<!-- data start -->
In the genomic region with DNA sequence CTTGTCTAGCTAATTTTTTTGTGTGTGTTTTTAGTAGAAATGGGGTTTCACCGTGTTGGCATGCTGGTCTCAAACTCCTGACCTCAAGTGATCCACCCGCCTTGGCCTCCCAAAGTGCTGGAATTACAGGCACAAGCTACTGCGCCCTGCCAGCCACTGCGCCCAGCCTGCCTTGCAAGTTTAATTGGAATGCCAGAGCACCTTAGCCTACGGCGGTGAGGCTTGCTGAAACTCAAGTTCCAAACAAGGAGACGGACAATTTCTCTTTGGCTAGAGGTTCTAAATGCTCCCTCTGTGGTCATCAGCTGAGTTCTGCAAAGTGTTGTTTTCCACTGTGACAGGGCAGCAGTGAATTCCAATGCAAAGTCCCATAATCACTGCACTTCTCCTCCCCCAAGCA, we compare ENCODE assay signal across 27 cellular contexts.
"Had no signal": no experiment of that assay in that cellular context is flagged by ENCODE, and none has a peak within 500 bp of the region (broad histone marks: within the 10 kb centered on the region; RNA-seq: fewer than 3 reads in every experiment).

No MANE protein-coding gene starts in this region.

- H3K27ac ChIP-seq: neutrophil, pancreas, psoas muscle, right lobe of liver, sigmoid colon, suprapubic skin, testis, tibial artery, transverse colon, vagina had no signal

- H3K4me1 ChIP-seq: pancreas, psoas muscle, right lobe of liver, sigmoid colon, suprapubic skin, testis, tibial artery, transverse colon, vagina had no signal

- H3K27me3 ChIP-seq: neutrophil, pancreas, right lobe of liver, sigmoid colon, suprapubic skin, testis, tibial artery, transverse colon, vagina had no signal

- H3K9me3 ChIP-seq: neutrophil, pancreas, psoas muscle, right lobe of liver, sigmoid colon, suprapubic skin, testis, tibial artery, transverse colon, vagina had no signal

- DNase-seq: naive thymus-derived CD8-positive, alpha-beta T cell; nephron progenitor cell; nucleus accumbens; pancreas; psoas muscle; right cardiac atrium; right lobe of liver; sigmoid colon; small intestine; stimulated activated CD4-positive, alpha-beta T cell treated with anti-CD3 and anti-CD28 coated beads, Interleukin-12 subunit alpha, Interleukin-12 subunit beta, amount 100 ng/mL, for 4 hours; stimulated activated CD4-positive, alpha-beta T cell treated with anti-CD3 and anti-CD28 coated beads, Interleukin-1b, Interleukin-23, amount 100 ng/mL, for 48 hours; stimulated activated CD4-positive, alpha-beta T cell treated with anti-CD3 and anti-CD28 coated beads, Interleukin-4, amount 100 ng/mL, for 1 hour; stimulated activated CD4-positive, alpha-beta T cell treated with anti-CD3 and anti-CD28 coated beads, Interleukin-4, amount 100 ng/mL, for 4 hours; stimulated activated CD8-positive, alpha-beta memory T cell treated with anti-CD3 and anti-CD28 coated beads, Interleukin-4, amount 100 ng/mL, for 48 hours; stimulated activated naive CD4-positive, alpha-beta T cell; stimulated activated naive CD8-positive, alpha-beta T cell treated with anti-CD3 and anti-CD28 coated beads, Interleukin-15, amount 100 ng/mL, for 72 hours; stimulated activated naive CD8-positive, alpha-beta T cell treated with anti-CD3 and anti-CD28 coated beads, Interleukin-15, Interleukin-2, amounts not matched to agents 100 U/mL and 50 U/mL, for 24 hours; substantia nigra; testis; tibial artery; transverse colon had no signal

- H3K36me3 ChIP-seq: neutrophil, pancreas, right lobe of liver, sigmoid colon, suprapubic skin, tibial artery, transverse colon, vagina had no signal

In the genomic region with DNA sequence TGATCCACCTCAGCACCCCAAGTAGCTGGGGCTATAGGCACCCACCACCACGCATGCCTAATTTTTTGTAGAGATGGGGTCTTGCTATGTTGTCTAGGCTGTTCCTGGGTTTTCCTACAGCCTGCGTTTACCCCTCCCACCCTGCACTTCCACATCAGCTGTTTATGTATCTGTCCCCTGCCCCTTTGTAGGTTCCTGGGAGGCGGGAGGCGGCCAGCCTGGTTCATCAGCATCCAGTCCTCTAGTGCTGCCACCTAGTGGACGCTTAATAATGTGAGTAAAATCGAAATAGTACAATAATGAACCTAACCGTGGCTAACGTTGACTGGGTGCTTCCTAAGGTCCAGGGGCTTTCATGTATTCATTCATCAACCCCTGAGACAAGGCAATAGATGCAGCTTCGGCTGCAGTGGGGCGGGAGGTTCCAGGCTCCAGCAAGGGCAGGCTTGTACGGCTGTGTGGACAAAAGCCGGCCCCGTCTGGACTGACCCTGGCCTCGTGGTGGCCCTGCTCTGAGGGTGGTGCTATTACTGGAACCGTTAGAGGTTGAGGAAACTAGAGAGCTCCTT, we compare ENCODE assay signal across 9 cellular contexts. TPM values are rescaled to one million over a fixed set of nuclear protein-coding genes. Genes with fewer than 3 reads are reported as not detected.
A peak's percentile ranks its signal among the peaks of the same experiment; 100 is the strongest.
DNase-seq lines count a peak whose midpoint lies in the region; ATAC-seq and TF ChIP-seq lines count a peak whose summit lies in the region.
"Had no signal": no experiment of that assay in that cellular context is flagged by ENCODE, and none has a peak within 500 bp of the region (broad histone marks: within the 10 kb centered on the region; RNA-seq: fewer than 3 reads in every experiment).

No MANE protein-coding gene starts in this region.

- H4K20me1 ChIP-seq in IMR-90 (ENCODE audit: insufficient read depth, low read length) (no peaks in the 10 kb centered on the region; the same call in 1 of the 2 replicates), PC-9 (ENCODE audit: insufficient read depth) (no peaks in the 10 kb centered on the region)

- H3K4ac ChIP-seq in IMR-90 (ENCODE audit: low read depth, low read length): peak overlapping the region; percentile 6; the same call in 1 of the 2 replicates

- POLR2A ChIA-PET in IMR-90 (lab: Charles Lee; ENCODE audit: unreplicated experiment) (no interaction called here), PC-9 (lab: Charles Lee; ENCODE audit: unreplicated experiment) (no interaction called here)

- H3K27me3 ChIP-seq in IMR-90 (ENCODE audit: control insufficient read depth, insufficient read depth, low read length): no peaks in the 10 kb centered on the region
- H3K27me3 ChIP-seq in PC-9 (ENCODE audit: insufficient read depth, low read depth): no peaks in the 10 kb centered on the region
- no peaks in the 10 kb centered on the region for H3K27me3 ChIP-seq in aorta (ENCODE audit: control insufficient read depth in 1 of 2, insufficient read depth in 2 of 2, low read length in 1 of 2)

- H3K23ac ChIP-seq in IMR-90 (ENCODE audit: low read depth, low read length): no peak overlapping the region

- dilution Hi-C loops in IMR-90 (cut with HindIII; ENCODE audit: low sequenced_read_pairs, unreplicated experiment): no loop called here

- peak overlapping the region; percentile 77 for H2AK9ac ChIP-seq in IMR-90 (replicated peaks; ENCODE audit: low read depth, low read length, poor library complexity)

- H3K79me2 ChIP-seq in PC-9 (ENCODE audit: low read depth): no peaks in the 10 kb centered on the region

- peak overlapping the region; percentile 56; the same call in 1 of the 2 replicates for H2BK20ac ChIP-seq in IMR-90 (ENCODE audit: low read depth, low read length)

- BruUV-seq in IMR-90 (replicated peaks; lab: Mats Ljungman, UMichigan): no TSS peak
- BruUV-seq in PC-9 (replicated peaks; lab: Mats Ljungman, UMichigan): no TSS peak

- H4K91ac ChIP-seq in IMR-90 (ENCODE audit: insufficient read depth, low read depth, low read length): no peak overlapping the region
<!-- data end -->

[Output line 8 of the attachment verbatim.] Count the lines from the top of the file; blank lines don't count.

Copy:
- DNase-seq: naive thymus-derived CD8-positive, alpha-beta T cell; nephron progenitor cell; nucleus accumbens; pancreas; psoas muscle; right cardiac atrium; right lobe of liver; sigmoid colon; small intestine; stimulated activated CD4-positive, alpha-beta T cell treated with anti-CD3 and anti-CD28 coated beads, Interleukin-12 subunit alpha, Interleukin-12 subunit beta, amount 100 ng/mL, for 4 hours; stimulated activated CD4-positive, alpha-beta T cell treated with anti-CD3 and anti-CD28 coated beads, Interleukin-1b, Interleukin-23, amount 100 ng/mL, for 48 hours; stimulated activated CD4-positive, alpha-beta T cell treated with anti-CD3 and anti-CD28 coated beads, Interleukin-4, amount 100 ng/mL, for 1 hour; stimulated activated CD4-positive, alpha-beta T cell treated with anti-CD3 and anti-CD28 coated beads, Interleukin-4, amount 100 ng/mL, for 4 hours; stimulated activated CD8-positive, alpha-beta memory T cell treated with anti-CD3 and anti-CD28 coated beads, Interleukin-4, amount 100 ng/mL, for 48 hours; stimulated activated naive CD4-positive, alpha-beta T cell; stimulated activated naive CD8-positive, alpha-beta T cell treated with anti-CD3 and anti-CD28 coated beads, Interleukin-15, amount 100 ng/mL, for 72 hours; stimulated activated naive CD8-positive, alpha-beta T cell treated with anti-CD3 and anti-CD28 coated beads, Interleukin-15, Interleukin-2, amounts not matched to agents 100 U/mL and 50 U/mL, for 24 hours; substantia nigra; testis; tibial artery; transverse colon had no signal